Marina del Rey Marks Its First Half Century | NBC Southern California

Marina del Rey Marks Its First Half Century

The water-snug community prepares for a celebratory year.

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    NEWSLETTERS

    Marina del Rey
    Marina del Rey turns 50 in 2015, and a bevy of events will spotlight the harbor-sweet community and its railroad-y, boat-centered history.

    To paint the Southern California with a region-large brush is to miss the fact that every single one of the dozens upon dozens of communities found here have a distinct story, memorable historical characters, and a location that shapes the community's direction, outlook, and future.

    Marina del Rey is such a place, an unincorporated city that can tick the boxes on both important players from history (Moye C. Wicks is a name you hear often in the area's early development) and a location that has lent it its big identity (that boaty boat-filled harbor).

    It is not interchangeable with one of our mountain communities, or a city on the edge of the desert. It's Marina del Rey, emphasis on the Marina, and it turns 50 in 2015.

    MarinaFest, a three-day party in early April, will celebrate the Marina's half-century birthday, with birthday cakes, speeches, tall ships, and fireworks. (That's how you truly do a 50th.) And a caboodle of annual to-dos will take on that celebratory tone, including a Polar Plunge at Mother's Beach on the last day of February.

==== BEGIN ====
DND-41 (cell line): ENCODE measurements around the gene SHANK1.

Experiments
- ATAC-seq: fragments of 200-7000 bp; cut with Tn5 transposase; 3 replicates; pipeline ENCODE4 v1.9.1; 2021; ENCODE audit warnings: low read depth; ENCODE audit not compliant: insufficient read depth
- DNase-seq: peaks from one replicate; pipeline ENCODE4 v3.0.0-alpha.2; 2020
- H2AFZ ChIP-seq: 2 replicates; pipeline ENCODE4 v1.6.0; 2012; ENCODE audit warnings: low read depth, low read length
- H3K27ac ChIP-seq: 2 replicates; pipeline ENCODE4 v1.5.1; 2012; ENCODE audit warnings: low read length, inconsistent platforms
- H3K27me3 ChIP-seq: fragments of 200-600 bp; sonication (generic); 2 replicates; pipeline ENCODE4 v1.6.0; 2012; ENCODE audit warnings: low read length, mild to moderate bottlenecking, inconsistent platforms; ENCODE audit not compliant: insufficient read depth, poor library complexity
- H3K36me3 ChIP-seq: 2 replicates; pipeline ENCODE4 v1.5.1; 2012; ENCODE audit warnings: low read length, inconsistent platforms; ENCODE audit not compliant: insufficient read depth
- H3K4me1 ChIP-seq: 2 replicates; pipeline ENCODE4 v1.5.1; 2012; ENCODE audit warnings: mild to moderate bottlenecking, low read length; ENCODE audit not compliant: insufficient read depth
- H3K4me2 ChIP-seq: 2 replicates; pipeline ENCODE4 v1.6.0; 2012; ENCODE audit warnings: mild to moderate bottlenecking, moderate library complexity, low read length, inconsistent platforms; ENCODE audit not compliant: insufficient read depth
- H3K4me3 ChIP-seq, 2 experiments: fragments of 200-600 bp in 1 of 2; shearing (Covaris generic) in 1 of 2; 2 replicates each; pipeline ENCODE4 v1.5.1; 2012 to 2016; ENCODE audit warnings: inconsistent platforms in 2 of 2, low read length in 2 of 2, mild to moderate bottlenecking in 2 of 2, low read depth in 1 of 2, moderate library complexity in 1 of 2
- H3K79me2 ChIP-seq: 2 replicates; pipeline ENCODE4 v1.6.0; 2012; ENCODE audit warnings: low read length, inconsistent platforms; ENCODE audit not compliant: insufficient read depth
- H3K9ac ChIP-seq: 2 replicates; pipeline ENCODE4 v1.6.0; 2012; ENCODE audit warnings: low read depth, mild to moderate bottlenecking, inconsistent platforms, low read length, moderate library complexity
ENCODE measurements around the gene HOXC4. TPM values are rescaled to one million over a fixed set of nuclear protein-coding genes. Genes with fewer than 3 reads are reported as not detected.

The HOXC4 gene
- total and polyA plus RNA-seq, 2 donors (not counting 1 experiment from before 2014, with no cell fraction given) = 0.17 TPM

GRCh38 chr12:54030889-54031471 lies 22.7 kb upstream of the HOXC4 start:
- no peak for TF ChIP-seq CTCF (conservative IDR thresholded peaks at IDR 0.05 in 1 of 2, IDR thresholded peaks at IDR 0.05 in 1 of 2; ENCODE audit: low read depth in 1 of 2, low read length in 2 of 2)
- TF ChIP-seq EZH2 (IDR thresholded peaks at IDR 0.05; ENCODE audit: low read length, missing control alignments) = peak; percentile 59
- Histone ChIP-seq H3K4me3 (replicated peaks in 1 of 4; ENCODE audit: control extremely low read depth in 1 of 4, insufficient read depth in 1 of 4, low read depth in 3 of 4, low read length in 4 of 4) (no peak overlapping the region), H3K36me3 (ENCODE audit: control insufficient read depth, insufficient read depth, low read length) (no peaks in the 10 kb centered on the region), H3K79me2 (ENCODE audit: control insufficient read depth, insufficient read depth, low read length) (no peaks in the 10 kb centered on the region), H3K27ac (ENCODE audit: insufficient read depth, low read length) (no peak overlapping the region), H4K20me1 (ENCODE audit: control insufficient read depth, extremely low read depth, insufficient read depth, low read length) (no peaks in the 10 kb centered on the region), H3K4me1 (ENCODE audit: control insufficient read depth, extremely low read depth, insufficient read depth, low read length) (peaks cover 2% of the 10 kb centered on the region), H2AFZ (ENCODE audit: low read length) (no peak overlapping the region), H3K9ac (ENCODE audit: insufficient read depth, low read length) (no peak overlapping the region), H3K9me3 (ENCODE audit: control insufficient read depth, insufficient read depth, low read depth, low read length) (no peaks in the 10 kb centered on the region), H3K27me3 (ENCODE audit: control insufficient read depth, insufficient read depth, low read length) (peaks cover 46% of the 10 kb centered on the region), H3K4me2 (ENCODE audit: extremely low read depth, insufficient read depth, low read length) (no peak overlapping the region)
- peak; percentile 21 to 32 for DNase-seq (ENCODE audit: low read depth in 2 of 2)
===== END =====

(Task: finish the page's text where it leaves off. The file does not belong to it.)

The snug harbor, with its forest of masts and shore-close mid-century-cool buildings, is truly one of SoCal's long-running play places, and in-the-city escape that often inspires people to say they feel as if they're on vacation. (A forest of masts and lines of handsome boats is a sight that tends to inspire such proclamations.)

    Want to know more about the area before heading into its big 50th year? A short documentary looks back on the years leading up to Marina del Rey's 1965 dedication. "The plan was to turn a quiet, seaside marsh land into a major commercial harbor," reveals the doc. The mondo Port Ballona did not come to pass, but harbor dreams continued as oil fields blossomed and, later, recreational use around the middle of the last century.

    Which proves again that every sliver of Southern California has an up-and-down timeline. It takes awhile to stand out in our crowded megalopolis, but once an identity is landed upon, and lauded, it holds. Happy 50th, Marina del Rey: You're proof of that.

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